CHRISTOPHER J. DEHEN, RYAN M. PLOCINIK AND GARTH J. SIMPSON, Purdue University, Department of Chemistry, 560 Oval Drive, West Lafayette, IN 47907.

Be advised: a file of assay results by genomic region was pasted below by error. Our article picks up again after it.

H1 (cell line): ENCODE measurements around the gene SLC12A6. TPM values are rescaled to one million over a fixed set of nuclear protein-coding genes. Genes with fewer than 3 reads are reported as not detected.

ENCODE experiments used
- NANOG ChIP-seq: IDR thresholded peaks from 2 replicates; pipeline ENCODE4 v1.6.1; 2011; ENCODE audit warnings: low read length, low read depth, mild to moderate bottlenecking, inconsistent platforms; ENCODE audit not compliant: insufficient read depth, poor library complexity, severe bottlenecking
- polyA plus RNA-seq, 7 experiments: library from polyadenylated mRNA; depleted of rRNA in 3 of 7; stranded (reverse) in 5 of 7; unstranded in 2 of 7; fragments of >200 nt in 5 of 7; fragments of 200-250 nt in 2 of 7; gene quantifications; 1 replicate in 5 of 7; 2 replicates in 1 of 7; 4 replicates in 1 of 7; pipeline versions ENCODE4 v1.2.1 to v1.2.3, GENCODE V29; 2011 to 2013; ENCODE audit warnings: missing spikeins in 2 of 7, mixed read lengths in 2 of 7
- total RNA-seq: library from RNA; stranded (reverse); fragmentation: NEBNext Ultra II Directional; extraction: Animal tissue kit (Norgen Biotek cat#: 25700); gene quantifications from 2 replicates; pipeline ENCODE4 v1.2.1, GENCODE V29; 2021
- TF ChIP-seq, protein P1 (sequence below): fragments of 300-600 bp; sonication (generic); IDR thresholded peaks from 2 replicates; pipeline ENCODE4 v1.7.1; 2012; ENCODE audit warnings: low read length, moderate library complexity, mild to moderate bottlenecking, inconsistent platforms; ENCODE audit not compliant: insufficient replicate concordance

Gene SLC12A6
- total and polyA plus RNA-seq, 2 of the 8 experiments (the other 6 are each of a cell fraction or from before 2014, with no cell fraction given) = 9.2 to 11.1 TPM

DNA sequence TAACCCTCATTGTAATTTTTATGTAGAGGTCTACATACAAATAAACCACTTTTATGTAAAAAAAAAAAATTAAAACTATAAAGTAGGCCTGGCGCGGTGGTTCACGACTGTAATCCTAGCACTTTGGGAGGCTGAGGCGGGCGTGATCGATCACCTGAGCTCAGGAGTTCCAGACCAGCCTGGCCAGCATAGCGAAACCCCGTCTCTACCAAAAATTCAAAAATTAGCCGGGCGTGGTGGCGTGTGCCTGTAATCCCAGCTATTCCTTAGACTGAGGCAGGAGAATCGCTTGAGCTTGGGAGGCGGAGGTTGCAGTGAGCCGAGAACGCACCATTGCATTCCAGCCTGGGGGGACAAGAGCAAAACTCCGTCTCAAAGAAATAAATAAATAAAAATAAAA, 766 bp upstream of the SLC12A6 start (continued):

Second harmonic generation (SHG) and sum-frequency generation (SFG) have developed into remarkably powerful tools for characterizing surfaces, interfaces, and thin films because of their inherent surface specificity. The incorporation of full polarization analysis into these instruments will provide valuable insight into monolayer films of various chemical systems. The first-generation SHG instruments utilized physically rotating optical elements for polarization control and analysis. The techniques of nonlinear optical null ellipsometry (NONE) and rotating quarter-wave plate nonlinear optical ellipsometry (RQ-NOE) provide accurate and precise determination of the surface X ^(2) tensor elements. However, the long acquisition times required by these techniques limited their incorporation into an SFG spectrometer. The second generation SHG-NOE instrument utilized a discrete retardance (DR) configuration for the retarding optical elements. The DR-NOE system was specifically designed to perform NOE analysis while maximizing sample and application flexibility and minimizing data acquisition time. The DR-NOE technique for fast determination of the surface X ^(2) tensor elements was incorporated into a vibrational SFG spectrometer. The advantage of incorporating detailed ellipsometric measurements into a SFG spectrometer is the NOE measurements can assist in peak assignments and symmetry analysis in vibrational SFG spectroscopy measurements of surfaces and interfaces.